In a sense, this book began as a moment of inspiration when, during prayer, Pope Francis felt that God wanted him to say that "there should be an alliance between young and old people."
At first, the pope heeded the instruction by preaching about the need to pay attention to elders and to listen to their advice. Later, in 2016, he published Dear Pope Francis: The Pope Answers Letters from Children Around the World, hoping as an elder to connect with children.
Now in his 80s, Francis has published Sharing the Wisdom of Time, along with 250 interviewees, as well as editors and writers at Loyola Press and elsewhere — curated by Jesuit Fr. Antonio Spadaro, editor-in-chief of La Civiltà Cattolica.
Reminiscent of the bestselling 30 Lessons for Living: Tried and True Advice from the Wisest Americans — Karl Pillemer's 2011 collection of insights from those 65 and older — Sharing the Wisdom of Time promulgates words of wisdom from elders. But as one would expect, this book comes with a Roman Catholic viewpoint.
Francis responds to 31 of the book's contributors and writes the book's preface. Believing that older people are reservoirs of wisdom, he offers his own wise words as well as relatable biblical nuggets. He considers himself a grandfather to the young people in the church and calls elders "memory-keepers." He believes that old people need to reinvent themselves.
Mainly, he exhorts elders to pass on the faith to their grandchildren, an especially poignant gesture given the current scandals and upheavals in the church and the world. Who else can the pope turn to but his own generation — the elders who grew up educated and nurtured in Catholic schools and who have now become a remnant of the days of daily Mass with its Latin responses?
As Francis sees it, elders are too often ignored. The situation is unfortunate for both the young and the elderly. Separated from their families, old people are often shunted off to elder care centers, nursing homes or communities of senior citizens. Meanwhile, children are sent to child care centers and afterschool care.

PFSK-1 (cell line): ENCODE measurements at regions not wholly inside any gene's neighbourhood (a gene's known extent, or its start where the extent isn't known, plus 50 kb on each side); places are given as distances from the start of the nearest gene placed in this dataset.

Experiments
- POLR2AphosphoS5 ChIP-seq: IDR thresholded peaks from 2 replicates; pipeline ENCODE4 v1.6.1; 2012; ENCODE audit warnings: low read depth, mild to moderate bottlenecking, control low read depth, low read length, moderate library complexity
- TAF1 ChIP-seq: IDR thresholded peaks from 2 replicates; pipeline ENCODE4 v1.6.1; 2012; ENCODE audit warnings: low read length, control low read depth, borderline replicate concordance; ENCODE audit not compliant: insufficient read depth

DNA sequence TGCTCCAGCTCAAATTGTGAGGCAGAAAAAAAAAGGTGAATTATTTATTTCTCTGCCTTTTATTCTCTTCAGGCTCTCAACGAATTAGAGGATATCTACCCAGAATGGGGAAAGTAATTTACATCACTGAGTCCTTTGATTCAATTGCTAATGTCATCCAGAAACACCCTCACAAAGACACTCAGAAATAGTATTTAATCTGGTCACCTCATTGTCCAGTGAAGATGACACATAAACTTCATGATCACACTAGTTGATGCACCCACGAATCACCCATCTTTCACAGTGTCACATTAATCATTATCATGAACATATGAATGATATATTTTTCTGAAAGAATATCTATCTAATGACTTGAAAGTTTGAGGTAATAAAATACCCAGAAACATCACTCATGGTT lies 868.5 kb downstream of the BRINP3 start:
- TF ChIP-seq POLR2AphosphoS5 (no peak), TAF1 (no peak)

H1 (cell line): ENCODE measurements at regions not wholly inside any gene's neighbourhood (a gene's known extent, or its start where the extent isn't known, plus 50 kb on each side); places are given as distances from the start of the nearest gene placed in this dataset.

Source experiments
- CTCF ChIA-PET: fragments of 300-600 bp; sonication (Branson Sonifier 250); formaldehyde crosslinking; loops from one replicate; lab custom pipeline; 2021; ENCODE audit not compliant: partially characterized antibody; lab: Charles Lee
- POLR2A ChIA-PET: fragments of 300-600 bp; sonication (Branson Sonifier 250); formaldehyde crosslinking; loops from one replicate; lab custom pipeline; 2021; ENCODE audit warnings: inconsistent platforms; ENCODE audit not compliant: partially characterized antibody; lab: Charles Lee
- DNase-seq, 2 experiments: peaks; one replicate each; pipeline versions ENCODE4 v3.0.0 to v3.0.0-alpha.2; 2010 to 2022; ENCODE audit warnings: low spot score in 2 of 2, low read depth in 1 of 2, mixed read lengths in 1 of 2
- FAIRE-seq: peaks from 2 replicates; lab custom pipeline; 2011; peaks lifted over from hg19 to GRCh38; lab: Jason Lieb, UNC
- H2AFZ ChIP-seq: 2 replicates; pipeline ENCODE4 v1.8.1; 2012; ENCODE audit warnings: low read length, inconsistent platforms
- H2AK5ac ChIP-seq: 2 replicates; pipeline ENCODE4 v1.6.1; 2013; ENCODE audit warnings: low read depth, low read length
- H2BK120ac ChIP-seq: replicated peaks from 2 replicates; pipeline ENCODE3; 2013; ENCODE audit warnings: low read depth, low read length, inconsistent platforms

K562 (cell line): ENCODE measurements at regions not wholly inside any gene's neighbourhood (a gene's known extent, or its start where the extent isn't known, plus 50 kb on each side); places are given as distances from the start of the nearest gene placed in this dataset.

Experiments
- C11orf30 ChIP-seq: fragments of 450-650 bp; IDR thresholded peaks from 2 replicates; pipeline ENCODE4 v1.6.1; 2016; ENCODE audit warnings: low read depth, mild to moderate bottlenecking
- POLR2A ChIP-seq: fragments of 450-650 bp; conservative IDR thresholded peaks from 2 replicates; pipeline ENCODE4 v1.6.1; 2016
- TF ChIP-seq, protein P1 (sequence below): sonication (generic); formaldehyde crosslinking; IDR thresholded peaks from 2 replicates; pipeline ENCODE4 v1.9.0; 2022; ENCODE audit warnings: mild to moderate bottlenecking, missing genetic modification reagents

All of which leaves little time for what the pope believes is necessary intergenerational communication. Older adults want to share their advice with the younger generation, who will face major decisions regarding their lives and careers. But as the pope says, today's world tends to separate people by age and offers little opportunity to bring the generations together.
What makes matters worse, as Francis writes, is the sorry condition of the world with its culture of waste, where used objects are blithely discarded, and even people — especially the elderly — are often bullied and considered unnecessary.
Francis includes little about his own personal life in Sharing the Wisdom of Time except for two notable exceptions. One involves his grandmother Rosa, who on the day of his priestly ordination wrote him a letter that he keeps tucked inside his breviary and still reads — often.
The other incident concerns Mrs. Palanconi, the midwife who helped his mother give birth to her five children. Francis was the oldest and knew when Mrs. Palanconi arrived with her suitcase that a brother or sister would soon arrive. He also says he witnessed the births of his siblings.
The editors say that all of those interviewed helped shape the book, but not all could be included. Ranging in age from their 60s to their 90s, the participants muse on the meaning of events in their lives that relate to work, struggle, love, death and hope as they share pivotal moments and the lessons learned.